, Volume 5, Issue 4, pp 613–618

Therapy of collagen VI-related myopathies (Bethlem and Ullrich)

Review Article


The collagen VI-related myopathies comprise two major forms, Bethlem myopathy (BM) and Ullrich congenital muscular dystrophy (UCMD), which show a variable combination of muscle wasting and weakness, joint contractures, distal laxity, and respiratory compromise. Specific diagnosis requires molecular genetic testing showing mutation in one of the three genes involved. This review summarizes current treatments, in particular indication for physiotherapy, orthopedic treatment for correction of foot deformity, scoliosis, and flexion contractures of elbows, and treatment of respiratory failure. The turning point in basic research on collagen VI myopathies was the discovery of an unexpected mitochondrial dysfunction as a pathogenetic mechanism underlying the myopathic syndrome seen in Col6a1 null mice. Treatment of Col6a1−/− mice with cyclosporin A (CsA) rescued the mitochondrial dysfunction and decreased apoptosis. Similar mitochondrial defects were revealed in cultures of UCMD patients. The results of an open pilot trial with CsA in five patients with collagen VI-related myopathies are summarized and discussed. With the availability of new potential effective treatments, several challenges must be addressed in conducting trials in orphan diseases and in neuromuscular disorders in particular. Outcome measures are discussed in the context of the expected effect of the cure. Randomized clinical trials often are not feasible for rare diseases, and sometimes would be ethically inappropriate. The need to develop alternative outcome measures or biomarkers using platforms such as genomics and proteomics is stressed in this context.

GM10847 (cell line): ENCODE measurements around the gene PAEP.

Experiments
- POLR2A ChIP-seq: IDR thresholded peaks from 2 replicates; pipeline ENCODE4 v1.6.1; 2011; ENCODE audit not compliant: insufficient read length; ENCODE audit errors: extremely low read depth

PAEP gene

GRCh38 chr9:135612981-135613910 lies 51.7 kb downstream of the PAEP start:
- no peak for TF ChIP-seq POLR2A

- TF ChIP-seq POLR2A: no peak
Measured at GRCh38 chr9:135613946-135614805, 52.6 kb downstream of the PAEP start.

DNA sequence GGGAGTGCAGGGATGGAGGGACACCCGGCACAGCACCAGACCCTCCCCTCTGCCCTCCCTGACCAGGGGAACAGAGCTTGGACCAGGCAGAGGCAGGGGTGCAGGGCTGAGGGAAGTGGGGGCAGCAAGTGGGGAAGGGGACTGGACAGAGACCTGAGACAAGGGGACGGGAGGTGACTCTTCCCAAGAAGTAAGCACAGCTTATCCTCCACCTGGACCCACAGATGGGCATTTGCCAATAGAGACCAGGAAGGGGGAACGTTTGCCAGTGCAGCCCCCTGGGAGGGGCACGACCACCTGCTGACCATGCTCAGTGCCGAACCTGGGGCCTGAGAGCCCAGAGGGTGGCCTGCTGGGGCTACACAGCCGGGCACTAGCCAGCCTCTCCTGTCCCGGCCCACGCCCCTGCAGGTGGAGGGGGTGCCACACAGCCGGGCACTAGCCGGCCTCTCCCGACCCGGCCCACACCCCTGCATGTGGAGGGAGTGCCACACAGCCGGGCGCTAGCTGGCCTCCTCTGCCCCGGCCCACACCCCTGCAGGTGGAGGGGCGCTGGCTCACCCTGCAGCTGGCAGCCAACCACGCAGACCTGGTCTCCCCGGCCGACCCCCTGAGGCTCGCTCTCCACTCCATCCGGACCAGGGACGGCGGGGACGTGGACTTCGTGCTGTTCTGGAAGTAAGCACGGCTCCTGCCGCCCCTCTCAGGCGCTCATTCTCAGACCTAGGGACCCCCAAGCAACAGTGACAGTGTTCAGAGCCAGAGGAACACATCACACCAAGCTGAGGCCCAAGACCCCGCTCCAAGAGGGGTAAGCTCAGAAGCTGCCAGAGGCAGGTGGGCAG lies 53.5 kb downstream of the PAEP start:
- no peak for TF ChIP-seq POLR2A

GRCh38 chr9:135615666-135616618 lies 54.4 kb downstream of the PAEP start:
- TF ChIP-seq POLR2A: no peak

Key Words

Bethlem myopathy Ullrich congenital muscular dystrophy collagen VI outcome measures therapy 


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Copyright information

© The American Society for Experimental NeuroTherapeutics, Inc. 2008

Authors and Affiliations

  1. 1.Laboratory of Myology, Department of Medical GeneticsS. Anna Hospital, University of FerraraFerraraItaly
  2. 2.Laboratory of Cell BiologyIstituto Ortopedico RizzoliBolognaItaly
  3. 3.Department of Biomedical SciencesUniversity of PadovaPadovaItaly

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